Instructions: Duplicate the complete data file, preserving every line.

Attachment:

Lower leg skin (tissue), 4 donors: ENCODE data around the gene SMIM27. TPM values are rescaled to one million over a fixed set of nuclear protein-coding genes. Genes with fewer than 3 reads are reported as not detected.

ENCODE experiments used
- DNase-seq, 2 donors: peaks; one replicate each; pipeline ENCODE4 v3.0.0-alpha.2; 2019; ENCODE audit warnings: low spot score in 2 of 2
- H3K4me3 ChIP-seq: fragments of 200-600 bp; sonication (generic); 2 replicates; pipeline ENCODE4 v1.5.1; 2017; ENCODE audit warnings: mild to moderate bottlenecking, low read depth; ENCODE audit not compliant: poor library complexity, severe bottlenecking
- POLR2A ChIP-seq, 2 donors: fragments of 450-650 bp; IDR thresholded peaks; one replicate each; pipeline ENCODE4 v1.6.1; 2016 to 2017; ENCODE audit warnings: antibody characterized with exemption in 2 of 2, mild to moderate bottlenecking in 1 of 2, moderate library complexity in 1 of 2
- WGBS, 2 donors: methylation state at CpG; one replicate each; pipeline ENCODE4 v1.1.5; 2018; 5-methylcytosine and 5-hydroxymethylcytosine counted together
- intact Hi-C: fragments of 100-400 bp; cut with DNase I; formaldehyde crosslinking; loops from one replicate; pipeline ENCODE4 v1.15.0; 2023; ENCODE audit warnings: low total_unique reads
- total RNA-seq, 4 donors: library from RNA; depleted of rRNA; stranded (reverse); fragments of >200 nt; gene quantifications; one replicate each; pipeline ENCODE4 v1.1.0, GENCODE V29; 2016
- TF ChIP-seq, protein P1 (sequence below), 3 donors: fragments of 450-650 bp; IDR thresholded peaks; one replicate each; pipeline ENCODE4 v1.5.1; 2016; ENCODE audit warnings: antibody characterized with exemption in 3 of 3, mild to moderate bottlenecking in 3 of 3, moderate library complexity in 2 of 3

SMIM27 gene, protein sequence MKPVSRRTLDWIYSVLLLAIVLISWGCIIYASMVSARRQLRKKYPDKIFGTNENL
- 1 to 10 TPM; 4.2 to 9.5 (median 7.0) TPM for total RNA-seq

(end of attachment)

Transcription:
Lower leg skin (tissue), 4 donors: ENCODE data around the gene SMIM27. TPM values are rescaled to one million over a fixed set of nuclear protein-coding genes. Genes with fewer than 3 reads are reported as not detected.

ENCODE experiments used
- DNase-seq, 2 donors: peaks; one replicate each; pipeline ENCODE4 v3.0.0-alpha.2; 2019; ENCODE audit warnings: low spot score in 2 of 2
- H3K4me3 ChIP-seq: fragments of 200-600 bp; sonication (generic); 2 replicates; pipeline ENCODE4 v1.5.1; 2017; ENCODE audit warnings: mild to moderate bottlenecking, low read depth; ENCODE audit not compliant: poor library complexity, severe bottlenecking
- POLR2A ChIP-seq, 2 donors: fragments of 450-650 bp; IDR thresholded peaks; one replicate each; pipeline ENCODE4 v1.6.1; 2016 to 2017; ENCODE audit warnings: antibody characterized with exemption in 2 of 2, mild to moderate bottlenecking in 1 of 2, moderate library complexity in 1 of 2
- WGBS, 2 donors: methylation state at CpG; one replicate each; pipeline ENCODE4 v1.1.5; 2018; 5-methylcytosine and 5-hydroxymethylcytosine counted together
- intact Hi-C: fragments of 100-400 bp; cut with DNase I; formaldehyde crosslinking; loops from one replicate; pipeline ENCODE4 v1.15.0; 2023; ENCODE audit warnings: low total_unique reads
- total RNA-seq, 4 donors: library from RNA; depleted of rRNA; stranded (reverse); fragments of >200 nt; gene quantifications; one replicate each; pipeline ENCODE4 v1.1.0, GENCODE V29; 2016
- TF ChIP-seq, protein P1 (sequence below), 3 donors: fragments of 450-650 bp; IDR thresholded peaks; one replicate each; pipeline ENCODE4 v1.5.1; 2016; ENCODE audit warnings: antibody characterized with exemption in 3 of 3, mild to moderate bottlenecking in 3 of 3, moderate library complexity in 2 of 3

SMIM27 gene, protein sequence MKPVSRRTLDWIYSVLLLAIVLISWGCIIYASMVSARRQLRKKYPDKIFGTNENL
- 1 to 10 TPM; 4.2 to 9.5 (median 7.0) TPM for total RNA-seq